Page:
Norman Macleod, Kt., C.J.
1. This case is covered by the decision in Ismalji Yusufalli v. Raghunath Lachiram I.L.R (1909) Bom. 636 : 11 Bom. L.R. 748, in which the facts were similar to the facts in this case. The licensee Yusufally, who held his lease to certain salt pans on condition that he should not sub-let without the written permission of the Collector, sub-let them to the respondents without getting such permission. Then Yusufally having died, his son obtained a fresh license from Government. The respondent obtained a fresh sub-lease on the same terms as those contained in the sub-lease obtained from Yusufally, but no permission had been obtained from the Collector. It was urged in second appeal that the appellant manufactured salt not only under the sub-lease but also under the power-of-attorney by the appellant. The Court held that there was no evidence in support of that.
2. Chandavarkar Acting C.J. said at page 643 :-
The real object and necessary effect of the agreement between the appellant and the respondent was to enable the latter to manufacture sale without a license in the guise of a sub-lease, although that was forbidden by law and by the terms of the license.
3. Mr. Justice Heaton said:-
The question, therefore, is whether the object of the agreement is forbidden by law within the meaning of Section 25 of the Contract Act. It seems to me that it is, for the object was to enable the plaintiff to manufacture salt without a license, and the law says that no salt shall be manufactured otherwise than by the authority of a license granted by the Collector.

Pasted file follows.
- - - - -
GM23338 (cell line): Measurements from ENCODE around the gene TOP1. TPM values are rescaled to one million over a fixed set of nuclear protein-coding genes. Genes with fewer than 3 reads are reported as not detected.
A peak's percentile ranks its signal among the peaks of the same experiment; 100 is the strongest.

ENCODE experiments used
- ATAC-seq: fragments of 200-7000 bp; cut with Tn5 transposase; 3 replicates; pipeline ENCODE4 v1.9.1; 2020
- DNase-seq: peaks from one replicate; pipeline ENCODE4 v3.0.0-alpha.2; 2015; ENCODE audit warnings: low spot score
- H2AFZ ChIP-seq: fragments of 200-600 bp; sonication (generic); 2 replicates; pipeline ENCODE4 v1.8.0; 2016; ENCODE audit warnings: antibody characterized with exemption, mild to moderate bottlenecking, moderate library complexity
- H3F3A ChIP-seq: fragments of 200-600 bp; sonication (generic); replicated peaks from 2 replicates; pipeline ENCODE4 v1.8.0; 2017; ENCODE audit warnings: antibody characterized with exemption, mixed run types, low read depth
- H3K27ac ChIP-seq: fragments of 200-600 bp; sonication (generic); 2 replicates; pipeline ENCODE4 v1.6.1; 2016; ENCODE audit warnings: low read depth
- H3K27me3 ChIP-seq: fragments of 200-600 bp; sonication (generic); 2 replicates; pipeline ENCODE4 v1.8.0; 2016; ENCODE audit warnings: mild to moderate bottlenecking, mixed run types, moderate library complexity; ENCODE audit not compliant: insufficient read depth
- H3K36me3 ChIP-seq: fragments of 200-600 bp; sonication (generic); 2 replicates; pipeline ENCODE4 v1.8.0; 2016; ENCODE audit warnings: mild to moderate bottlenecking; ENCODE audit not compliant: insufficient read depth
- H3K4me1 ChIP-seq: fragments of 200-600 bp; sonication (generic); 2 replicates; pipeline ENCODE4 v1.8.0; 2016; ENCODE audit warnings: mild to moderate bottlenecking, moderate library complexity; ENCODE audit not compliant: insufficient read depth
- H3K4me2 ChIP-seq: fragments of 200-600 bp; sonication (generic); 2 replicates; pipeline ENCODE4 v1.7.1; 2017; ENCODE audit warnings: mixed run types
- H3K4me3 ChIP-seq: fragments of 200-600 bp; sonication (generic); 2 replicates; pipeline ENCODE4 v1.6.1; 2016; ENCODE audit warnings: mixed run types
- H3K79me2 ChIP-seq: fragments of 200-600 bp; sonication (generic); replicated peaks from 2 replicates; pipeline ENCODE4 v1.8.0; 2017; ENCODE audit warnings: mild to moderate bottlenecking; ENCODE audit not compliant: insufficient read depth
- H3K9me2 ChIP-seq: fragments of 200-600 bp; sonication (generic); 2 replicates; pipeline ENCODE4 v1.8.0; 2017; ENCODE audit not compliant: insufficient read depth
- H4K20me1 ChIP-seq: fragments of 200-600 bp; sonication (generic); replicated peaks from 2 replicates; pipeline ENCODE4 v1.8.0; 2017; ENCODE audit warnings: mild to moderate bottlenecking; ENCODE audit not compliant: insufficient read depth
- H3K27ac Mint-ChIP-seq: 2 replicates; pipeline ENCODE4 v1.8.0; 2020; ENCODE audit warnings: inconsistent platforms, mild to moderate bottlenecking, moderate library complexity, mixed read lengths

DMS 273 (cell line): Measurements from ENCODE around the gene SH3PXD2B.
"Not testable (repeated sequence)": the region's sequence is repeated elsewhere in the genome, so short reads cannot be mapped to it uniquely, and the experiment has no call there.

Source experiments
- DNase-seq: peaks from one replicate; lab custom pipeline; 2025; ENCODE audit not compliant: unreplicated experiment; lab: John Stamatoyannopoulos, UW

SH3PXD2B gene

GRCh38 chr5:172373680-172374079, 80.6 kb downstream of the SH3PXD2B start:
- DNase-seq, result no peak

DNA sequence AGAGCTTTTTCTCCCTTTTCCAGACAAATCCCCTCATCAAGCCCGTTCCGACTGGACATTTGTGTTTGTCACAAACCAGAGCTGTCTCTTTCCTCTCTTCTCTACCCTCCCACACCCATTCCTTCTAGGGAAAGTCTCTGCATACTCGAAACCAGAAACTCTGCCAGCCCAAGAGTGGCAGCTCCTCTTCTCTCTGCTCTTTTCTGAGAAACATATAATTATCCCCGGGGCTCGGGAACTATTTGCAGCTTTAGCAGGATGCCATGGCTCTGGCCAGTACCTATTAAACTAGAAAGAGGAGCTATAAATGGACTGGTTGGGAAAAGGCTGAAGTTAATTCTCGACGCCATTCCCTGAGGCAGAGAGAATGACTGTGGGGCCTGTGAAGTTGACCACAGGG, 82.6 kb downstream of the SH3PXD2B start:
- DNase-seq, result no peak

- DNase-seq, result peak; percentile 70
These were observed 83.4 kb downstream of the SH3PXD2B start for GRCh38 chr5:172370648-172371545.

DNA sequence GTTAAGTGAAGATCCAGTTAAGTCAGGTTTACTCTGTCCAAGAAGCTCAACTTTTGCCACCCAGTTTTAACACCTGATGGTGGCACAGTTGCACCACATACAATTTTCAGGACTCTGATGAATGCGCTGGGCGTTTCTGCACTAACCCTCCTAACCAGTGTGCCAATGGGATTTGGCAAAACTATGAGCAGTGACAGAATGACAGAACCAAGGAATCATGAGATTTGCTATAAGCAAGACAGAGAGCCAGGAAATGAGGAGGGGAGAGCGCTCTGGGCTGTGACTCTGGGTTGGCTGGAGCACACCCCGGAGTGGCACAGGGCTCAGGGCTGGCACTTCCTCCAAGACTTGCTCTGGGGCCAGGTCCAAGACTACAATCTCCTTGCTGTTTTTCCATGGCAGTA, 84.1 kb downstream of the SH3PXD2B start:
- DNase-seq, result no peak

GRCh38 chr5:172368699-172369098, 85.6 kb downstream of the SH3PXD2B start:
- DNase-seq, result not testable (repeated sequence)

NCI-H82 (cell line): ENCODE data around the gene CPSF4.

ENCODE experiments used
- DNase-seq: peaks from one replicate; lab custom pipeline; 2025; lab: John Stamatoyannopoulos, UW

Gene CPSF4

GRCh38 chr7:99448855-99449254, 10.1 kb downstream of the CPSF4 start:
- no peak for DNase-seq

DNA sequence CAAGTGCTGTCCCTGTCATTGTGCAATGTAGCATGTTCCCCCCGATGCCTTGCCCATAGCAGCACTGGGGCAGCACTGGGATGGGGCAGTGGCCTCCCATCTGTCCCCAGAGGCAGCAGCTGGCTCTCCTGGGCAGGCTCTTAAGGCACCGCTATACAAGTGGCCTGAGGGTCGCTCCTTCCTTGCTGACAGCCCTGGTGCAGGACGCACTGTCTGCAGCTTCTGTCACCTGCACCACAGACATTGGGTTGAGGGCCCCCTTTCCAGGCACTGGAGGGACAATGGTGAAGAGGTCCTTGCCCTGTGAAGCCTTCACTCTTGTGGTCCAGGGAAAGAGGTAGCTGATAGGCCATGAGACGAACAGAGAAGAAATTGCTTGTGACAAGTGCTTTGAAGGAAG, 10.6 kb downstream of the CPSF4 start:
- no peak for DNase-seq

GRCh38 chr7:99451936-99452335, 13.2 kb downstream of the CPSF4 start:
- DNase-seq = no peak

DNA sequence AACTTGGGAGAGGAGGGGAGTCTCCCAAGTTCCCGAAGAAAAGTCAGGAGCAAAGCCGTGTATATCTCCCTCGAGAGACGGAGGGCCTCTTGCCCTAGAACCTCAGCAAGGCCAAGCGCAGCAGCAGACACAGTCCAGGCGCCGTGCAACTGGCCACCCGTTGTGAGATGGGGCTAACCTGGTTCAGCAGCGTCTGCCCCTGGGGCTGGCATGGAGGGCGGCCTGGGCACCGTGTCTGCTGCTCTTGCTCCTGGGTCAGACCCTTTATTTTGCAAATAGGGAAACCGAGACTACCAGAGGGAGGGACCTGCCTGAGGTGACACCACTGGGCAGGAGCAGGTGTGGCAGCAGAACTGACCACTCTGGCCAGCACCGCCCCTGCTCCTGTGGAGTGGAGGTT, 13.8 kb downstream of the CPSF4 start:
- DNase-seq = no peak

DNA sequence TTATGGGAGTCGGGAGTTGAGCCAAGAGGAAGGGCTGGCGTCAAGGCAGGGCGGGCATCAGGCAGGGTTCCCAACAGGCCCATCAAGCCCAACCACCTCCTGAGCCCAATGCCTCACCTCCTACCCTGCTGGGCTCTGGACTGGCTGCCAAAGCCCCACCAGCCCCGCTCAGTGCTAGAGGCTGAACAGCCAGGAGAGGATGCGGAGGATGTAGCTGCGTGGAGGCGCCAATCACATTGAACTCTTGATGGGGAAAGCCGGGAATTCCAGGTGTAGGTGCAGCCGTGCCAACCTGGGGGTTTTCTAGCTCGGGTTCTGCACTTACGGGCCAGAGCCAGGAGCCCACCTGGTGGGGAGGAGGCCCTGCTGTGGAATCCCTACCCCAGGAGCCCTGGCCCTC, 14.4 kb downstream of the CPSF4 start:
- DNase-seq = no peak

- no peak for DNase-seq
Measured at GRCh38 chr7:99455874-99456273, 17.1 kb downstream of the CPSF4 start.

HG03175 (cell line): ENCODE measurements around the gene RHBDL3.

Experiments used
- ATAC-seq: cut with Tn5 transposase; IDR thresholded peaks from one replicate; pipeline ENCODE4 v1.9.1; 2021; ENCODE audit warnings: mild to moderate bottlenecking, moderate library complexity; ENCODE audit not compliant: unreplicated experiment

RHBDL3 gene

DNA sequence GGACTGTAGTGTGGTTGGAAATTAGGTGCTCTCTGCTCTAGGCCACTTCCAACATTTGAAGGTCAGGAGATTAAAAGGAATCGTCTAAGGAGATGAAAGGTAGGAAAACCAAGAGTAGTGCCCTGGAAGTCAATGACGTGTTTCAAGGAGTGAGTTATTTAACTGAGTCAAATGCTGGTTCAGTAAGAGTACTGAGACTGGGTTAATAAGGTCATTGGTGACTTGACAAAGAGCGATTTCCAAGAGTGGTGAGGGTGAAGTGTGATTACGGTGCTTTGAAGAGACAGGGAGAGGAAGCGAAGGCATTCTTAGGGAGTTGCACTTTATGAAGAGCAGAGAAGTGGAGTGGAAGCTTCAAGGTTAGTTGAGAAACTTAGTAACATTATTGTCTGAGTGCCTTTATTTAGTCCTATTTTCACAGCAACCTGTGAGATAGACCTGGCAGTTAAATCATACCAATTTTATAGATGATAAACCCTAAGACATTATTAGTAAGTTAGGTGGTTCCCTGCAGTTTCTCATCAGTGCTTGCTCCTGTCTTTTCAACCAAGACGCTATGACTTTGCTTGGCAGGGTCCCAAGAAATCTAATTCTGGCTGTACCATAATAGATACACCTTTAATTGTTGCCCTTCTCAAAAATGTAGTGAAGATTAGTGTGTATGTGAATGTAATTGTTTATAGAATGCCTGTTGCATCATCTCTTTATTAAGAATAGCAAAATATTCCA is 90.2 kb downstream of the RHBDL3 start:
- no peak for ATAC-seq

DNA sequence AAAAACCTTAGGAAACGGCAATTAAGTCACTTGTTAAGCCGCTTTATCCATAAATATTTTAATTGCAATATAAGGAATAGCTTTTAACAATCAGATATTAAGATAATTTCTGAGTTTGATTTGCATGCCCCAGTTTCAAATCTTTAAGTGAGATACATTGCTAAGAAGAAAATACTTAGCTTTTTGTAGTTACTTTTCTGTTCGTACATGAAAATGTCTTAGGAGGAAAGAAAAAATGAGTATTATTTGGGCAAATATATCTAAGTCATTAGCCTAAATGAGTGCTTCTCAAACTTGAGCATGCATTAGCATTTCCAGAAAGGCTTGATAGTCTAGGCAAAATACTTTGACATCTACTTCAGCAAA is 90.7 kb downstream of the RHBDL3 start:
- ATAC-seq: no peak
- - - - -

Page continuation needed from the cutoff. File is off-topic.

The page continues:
4. In this case it had also been urged in the trial Court that the appellants were really servants of the licensee and agreed as such servants to work the salt pans. But considering the terms of the agreement, it is perfectly obvious, although the term 'service bond' is used in the sub-lease, that the appellants in consideration of a certain sum paid agreed to work the salt pans for the manufacture of salt for a particular period and to do all that was required for the purposes of manufacture. There is nothing, therefore, in the nature of an agreement between master and servant which might save the appellants from having their suit dismissed. I think, therefore, that we are bound by the decision in Ismalji v. Raghunath and that the appeal must be dismissed with costs.
5. I agree. I desire to add that apart from the decision in Ismalji Yusufalli v. Raghunath Luchiram I.L.R (1919) Bom. 636 : 11 Bom. L.R. 748, I should have found it difficult to hold that a breach of the condition of the license as to the sub-letting in so far as the permission of the Collector in writing was not obtained would necessarily mean that the object of the provisions of the Salt Act was defeated thereby. However, there is a clear decision of this Court on the point and it is binding on us. On this ground the appeal must be dismissed with costs.